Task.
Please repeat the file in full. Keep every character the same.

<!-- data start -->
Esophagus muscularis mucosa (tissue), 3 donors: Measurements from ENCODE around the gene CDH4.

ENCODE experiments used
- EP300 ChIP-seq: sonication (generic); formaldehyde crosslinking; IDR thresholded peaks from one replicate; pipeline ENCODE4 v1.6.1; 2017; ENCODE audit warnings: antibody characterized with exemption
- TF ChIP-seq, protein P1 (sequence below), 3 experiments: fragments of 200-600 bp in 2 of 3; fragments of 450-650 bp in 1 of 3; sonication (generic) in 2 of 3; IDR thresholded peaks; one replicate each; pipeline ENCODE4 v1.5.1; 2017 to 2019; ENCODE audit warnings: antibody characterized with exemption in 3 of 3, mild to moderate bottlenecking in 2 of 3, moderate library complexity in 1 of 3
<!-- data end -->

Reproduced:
Esophagus muscularis mucosa (tissue), 3 donors: Measurements from ENCODE around the gene CDH4.

ENCODE experiments used
- EP300 ChIP-seq: sonication (generic); formaldehyde crosslinking; IDR thresholded peaks from one replicate; pipeline ENCODE4 v1.6.1; 2017; ENCODE audit warnings: antibody characterized with exemption
- TF ChIP-seq, protein P1 (sequence below), 3 experiments: fragments of 200-600 bp in 2 of 3; fragments of 450-650 bp in 1 of 3; sonication (generic) in 2 of 3; IDR thresholded peaks; one replicate each; pipeline ENCODE4 v1.5.1; 2017 to 2019; ENCODE audit warnings: antibody characterized with exemption in 3 of 3, mild to moderate bottlenecking in 2 of 3, moderate library complexity in 1 of 3